This time, Suicune does Protect, so the fact Koko doesn't thaw is pointless (I targeted Suicune with Thunder that turn). Because I considered both of my backline's Pokémon HP valuable for the rest of this matchup (both can do well against opposing rain usually), I decided to not switch and just sacrifice for the fresh switch. I knew Suicune would be a pain to break through, but Swampert + Celesteela usually can, especially if rain expires somewhere in there, which was more likely as the battle dragged. I hindsight, that was a mistake, since looking at Dolly's roster (this is something I never bother to do...), I could have seen Ludicolo is part of it, and that I may need to preserve Pelipper for that possibility. But I stand by my play; if I went as far as to look through entire rosters every time, battles would take absolutely forever, and I think my enjoyment would go so far down the drain that I could never have a streak this long. In the circumstance of having a fully healthy backline and only one unrevealed Pokémon from the AI, I think sacrificing the lead made sense, and probably would do it again, especially with the appeal of a 2HKO on Beartic with Hurricane.
Beartic, in retaliation, goes for Rock Slide, which brings both of my leads very low in HP, but doesn't score any KO.


TURN 3:
vs.


Now would be a great time to thaw, Koko! Please?
Nope. However, I do get my KO on Beartic with the second Hurricane, while Suicune goes for a surprising Surf (that would most likely have finished Beartic off! Imagine if I just protected Pelipper! But I couldn't count on that happening...) and KOs both of my leads. In my mind, at this point, things are looking up, since Celesteela can wall Suicune entirely with Wide Guard, and probably just Leech Seed it to victory. Surely I have the means of handling the last one, let's see what it is...


TURN 4:
vs.


:blobastonished: <- me when Ludicolo came out.
So... um... how does Swampert-Celesteela beat Ludicolo? After spending several minutes discussing it with myself and chat, we came to a unanimous call: it doesn't.
Ice Punch does a sizeable chunk of damage, but if it's Ludicolo3, it heals it all right back with Giga Drain. It was thus established that to win, I needed an Ice Punch freeze. Suicune froze Koko, that would only be fair right?
Of course, that's "long term" - for now, I can at least protect Swampert for a turn and setup Celesteela for an unlikely endgame by getting the extra recovery it will very much need: Leech Seed successfully goes into Suicune, while Ludicolo reveals to be set 3, and Suicune Surfs.


TURN 5:
vs.


Time for that freeze! Go, Ice Punch!
...oh well, I tried.
Giga Drain OHKOs Swampert, Ludicolo is back at full, Celesteela is down to half HP and Heavy Slams Ludi for way more damage than I expected (a good 25%?), but with Leftovers, it's negligible damage in the end.
Rain ends, which means Suicune is left to be a mostly passive presence I can ignore (at this point, worrying about more Blizzard freezes is the least of my concerns).


TURN 6:
vs.


So now, Ludicolo just has to Leech Seed Celesteela, and through a long and painful dragged-out ending, be guaranteed to win from that, since the Leech Seed recovery Celesteela gets from Suicune will run out, and Ludicolo will heal more than I can damage it every turn. A slow and painful death.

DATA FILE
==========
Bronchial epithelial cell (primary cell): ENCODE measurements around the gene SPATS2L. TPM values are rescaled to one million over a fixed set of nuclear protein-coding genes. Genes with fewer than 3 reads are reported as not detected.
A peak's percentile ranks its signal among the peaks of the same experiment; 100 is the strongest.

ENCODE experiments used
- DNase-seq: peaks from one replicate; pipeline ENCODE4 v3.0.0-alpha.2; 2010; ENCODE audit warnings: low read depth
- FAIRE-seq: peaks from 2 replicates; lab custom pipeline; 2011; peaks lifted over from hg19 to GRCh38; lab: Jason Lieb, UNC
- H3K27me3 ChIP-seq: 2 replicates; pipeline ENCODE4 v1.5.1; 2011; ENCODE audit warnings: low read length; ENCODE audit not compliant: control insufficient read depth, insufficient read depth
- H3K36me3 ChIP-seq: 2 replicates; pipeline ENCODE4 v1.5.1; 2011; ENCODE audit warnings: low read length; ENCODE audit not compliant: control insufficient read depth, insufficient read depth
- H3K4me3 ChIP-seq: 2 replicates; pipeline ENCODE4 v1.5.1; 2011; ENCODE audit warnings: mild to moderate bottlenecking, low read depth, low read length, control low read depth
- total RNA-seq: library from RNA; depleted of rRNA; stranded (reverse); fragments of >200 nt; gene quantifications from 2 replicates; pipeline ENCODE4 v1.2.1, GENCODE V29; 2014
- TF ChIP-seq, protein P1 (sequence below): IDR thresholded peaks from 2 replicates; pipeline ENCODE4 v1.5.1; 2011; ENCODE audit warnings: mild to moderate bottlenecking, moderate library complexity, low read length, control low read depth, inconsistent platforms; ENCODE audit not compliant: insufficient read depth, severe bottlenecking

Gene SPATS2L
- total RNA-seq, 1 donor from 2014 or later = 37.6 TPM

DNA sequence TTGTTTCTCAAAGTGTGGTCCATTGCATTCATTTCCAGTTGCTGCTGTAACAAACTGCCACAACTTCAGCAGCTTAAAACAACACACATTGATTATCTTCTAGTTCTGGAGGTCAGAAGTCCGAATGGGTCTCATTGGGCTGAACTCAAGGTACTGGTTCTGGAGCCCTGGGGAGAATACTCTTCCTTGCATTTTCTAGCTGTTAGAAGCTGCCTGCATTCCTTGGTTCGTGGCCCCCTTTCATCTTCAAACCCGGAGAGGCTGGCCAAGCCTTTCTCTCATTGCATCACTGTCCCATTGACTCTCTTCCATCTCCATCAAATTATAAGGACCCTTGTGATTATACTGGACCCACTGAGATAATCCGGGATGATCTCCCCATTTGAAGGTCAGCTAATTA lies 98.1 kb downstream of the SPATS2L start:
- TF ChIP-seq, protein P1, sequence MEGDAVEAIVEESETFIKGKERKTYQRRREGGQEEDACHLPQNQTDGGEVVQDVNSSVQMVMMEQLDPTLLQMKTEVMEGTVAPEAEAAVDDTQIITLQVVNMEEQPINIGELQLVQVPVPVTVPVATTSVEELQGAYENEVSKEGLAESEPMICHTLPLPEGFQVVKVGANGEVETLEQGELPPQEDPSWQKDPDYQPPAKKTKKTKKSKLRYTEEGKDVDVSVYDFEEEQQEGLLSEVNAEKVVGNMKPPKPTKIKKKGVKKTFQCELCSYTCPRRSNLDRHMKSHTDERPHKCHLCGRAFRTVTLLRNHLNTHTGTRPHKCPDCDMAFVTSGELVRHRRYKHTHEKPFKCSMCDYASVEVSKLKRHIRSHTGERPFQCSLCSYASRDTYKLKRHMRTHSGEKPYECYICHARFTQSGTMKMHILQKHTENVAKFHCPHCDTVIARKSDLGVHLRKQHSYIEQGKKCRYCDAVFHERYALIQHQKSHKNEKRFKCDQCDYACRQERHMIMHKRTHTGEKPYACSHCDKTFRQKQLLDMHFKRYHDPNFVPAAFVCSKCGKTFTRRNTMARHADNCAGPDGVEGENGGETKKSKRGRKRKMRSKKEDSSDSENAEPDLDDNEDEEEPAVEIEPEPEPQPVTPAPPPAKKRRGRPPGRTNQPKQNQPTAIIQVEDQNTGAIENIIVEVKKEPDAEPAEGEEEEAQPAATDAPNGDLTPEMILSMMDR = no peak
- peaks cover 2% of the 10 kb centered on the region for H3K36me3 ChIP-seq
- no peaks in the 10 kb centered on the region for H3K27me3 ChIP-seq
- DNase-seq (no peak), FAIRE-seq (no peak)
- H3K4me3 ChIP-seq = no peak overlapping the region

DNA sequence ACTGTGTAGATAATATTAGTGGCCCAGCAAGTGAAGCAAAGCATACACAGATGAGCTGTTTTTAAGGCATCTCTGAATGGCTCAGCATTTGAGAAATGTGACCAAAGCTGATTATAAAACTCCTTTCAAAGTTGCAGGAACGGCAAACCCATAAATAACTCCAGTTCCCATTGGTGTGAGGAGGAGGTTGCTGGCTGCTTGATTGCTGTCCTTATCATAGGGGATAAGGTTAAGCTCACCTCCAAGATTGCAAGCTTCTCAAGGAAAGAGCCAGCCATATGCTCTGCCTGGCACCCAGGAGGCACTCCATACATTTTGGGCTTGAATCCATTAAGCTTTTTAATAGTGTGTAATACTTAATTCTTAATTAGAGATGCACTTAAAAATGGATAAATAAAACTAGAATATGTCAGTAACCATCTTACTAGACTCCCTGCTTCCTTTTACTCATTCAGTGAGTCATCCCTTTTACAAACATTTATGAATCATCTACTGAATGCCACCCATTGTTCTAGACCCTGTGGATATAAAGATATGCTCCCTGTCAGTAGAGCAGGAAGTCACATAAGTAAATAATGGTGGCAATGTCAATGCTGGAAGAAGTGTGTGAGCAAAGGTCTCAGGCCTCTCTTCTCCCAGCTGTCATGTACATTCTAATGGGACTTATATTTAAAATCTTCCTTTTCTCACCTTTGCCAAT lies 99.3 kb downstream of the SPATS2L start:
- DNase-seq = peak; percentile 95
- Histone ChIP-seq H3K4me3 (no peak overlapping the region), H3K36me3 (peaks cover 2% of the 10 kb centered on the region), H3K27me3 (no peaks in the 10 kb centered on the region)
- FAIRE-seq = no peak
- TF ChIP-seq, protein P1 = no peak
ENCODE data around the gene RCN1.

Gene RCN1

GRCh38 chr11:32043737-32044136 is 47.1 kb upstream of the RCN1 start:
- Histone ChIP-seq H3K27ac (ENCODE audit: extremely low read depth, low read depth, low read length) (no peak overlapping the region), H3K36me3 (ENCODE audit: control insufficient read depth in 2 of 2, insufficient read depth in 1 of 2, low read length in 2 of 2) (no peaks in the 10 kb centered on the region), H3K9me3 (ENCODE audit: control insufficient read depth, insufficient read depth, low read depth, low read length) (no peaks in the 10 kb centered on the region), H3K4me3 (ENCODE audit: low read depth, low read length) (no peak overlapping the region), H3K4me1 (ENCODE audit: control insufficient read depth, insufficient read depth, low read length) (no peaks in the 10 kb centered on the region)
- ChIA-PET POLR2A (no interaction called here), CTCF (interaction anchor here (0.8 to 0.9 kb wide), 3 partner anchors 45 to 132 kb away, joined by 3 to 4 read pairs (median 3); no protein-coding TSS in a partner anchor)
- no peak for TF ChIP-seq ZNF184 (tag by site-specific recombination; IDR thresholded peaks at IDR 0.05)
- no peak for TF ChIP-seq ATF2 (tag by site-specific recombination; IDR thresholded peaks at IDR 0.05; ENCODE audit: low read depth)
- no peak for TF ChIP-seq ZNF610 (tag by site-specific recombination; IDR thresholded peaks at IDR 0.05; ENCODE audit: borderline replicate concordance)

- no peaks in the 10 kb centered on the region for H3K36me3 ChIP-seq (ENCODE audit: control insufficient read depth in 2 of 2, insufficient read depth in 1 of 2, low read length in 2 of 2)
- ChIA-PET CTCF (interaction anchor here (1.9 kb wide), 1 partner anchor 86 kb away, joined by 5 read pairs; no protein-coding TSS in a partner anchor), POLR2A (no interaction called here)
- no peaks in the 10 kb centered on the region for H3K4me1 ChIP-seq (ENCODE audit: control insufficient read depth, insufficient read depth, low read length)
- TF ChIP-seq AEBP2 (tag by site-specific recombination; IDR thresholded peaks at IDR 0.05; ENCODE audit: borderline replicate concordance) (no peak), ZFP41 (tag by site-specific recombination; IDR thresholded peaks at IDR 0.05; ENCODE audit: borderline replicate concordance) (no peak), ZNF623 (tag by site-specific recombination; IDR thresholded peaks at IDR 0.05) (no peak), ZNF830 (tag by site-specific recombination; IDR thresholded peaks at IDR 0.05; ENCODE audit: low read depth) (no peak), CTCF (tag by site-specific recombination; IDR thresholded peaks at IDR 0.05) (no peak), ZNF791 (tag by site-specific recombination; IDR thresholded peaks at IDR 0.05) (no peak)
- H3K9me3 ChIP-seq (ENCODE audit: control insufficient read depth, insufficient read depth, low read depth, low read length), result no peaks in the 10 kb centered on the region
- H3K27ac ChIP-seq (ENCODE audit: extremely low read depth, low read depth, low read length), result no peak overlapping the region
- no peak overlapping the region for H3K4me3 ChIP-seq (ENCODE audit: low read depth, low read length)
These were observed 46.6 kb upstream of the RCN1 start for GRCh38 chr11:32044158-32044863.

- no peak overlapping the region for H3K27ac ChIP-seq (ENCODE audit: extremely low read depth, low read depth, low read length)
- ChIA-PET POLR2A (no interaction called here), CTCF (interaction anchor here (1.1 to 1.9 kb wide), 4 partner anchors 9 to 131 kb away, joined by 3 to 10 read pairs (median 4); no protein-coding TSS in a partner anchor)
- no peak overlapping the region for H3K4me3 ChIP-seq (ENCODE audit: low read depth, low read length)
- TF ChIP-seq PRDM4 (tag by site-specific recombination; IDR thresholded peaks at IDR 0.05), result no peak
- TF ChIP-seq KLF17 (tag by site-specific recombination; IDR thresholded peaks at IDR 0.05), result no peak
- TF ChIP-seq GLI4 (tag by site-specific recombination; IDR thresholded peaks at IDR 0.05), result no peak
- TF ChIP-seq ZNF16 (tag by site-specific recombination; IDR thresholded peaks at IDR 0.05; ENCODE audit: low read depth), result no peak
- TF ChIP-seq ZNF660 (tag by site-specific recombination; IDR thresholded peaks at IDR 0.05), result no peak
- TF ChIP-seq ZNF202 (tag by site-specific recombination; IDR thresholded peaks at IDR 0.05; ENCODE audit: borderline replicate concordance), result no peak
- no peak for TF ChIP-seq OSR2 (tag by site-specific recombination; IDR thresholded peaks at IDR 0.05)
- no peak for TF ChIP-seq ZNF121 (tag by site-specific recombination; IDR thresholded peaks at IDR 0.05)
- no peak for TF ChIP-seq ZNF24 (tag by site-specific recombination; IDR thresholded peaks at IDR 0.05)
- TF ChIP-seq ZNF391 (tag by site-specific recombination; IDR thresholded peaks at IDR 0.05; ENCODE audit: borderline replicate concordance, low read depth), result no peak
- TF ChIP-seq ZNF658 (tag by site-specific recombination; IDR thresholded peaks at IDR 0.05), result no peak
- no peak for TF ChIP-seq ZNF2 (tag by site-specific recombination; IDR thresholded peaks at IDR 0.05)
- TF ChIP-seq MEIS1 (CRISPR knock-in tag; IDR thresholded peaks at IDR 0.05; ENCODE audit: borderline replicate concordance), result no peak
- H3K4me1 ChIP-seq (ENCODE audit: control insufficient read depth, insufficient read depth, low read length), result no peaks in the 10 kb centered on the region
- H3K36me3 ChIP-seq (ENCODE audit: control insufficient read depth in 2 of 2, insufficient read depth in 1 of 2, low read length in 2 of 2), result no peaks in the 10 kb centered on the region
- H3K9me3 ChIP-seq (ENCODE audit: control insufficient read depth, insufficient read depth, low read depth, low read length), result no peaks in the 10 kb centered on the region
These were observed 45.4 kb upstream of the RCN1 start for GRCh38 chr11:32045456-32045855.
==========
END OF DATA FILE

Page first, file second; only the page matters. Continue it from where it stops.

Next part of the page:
While Ludicolo has taken some damage (keep in mind it's taking a little bit from Suicune's Surf every turn as well - all chip is good chip) I decide that if somehow Celesteela can do this, it will be through several Heavy Slam crits, and I better get going while it's "low". So I do, and Ludicolo prioritizes setting the rain again over Leech Seeding, which makes sense knowing the AI, and Heavy Slam dents it down to about 40%, which is making me almost hopeful! Maybe a super crit next turn could do it before it Leech Seeds for the win?


TURN 7:
vs.


Thanks to Leech Seed + Lefties, Celesteela managed to remain relatively healthy through all this. Ludicolo goes for the Protect on this turn, which makes sense because it was also going for Surf, and the AI *loves* to Protect next to a spread move when possible. Unfortunately, that's free Lefties for Ludicolo, and free rain-boosted damage on Celesteela; I felt like I couldn't afford to give free Lefties to Ludi in case in didn't Protect, though.


TURN 8:
vs.


Ludicolo is still around 50%, which isn't too bad? And that's when the unbelievable happens... Ludicolo goes for Giga Drain?? Into Celesteela?? Not Leech Seed?? WHY???
I'm sure there's a reason, obviously, the answer to my question is somewhere in the AI's code, but from experience, that Ludicolo set loves to Leech Seed stuff, so I guess I may have gotten lucky? Anyway, that obviously does no damage, while Suicune crits Surf on Ludicolo (which also does no damage, lol), and Heavy Slam dents a big chunk further. Celesteela is now very low from the repeated rain-boosted Surfs, but Ludicolo is in the red, and will be KOd by another Heavy Slam!! Is this possible?!


TURN 9:
vs.


This turn, I'm forced to protect, because Celesteela was too low on HP, and from the previous pattern, Ludicolo was very likely to Protect from the ally Surf anyway, which is exactly what happens. However, Leftovers only take it up to low yellow HP, perhaps in range of Heavy Slam still, especially with the small Surf chip?


TURN 10:
vs.


Yup! Ludicolo goes for Giga Drain again, which makes no difference this time since it was definitely in Heavy Slam range, and just like that, the AI's wincon has come and gone, and I am left in disbelief. All it had to do, on any of these turns, is Leech Seed, and it was over.


TURN 11+:
vs.